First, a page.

Investing Answers Building and Protecting Your Wealth through Education Publisher of The Next Banks That Could Fail
Investing Answers Building and Protecting Your Wealth through Education Publisher of The Next Banks That Could Fail

Adjusted Basis

What it is:

Adjusted basis refers to the increase or decrease in an asset's value due to depreciation or capital enhancements.

How it works (Example):

From the time an asset is acquired until the time it is sold, an asset experiences a number of events which affect its value. These events can cause an increase or decrease in the asset's total value. An asset's adjusted basis takes the base price of an asset and adjusts it for changes in value reflecting enhancements and or depreciation. For instance, a given asset purchased for $100 that is sold one year later after having experienced $10 in depreciation and $50 in improvements would have an adjusted basis of $100 - $10 + $50 = $140.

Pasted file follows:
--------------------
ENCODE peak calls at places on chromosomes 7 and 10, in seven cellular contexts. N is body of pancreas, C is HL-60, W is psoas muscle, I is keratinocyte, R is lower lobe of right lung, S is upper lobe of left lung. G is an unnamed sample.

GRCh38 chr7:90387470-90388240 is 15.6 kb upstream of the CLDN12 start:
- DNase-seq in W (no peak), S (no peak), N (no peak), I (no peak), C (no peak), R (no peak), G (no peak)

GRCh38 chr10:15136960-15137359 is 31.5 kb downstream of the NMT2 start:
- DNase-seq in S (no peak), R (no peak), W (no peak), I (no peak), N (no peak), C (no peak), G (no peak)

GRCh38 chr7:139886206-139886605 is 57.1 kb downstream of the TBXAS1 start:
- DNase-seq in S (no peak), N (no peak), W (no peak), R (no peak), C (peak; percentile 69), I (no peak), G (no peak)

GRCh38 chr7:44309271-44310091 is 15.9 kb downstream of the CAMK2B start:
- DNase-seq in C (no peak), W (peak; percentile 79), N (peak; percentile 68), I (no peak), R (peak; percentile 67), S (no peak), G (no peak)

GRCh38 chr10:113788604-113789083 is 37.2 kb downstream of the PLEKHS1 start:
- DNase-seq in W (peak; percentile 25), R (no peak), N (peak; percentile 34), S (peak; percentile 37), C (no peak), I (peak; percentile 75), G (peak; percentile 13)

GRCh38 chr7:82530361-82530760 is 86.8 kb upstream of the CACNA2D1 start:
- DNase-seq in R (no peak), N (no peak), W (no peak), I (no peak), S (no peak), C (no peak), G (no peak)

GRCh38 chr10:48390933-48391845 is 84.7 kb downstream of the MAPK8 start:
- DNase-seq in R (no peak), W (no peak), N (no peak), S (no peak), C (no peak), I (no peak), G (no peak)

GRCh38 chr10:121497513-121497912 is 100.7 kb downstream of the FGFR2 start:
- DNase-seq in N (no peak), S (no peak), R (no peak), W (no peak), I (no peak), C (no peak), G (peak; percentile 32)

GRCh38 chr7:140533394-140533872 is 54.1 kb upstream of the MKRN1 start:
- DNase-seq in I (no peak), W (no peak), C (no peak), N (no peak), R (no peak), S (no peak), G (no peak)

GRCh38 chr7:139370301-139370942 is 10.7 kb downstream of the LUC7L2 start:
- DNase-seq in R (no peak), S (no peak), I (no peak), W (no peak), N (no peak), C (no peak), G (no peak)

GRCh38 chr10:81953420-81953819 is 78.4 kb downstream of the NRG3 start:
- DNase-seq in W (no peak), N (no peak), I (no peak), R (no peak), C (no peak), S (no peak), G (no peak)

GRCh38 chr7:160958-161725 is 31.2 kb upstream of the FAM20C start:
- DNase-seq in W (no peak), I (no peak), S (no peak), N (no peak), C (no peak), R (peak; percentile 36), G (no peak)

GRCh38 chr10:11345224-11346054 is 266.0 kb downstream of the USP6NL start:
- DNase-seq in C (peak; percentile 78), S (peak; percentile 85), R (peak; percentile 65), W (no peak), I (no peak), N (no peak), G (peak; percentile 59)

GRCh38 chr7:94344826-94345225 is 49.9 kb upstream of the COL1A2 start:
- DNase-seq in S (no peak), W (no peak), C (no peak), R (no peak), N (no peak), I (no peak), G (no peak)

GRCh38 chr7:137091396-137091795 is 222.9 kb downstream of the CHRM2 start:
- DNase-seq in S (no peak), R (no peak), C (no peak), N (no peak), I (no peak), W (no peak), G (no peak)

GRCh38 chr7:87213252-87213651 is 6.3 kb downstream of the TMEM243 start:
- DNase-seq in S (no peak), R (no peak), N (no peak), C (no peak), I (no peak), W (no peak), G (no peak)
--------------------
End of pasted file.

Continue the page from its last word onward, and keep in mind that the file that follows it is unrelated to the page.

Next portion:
Why it Matters:

In the event an asset is sold, the adjusted basis is needed for tax purposes as it is used to calculate the capital gain or loss.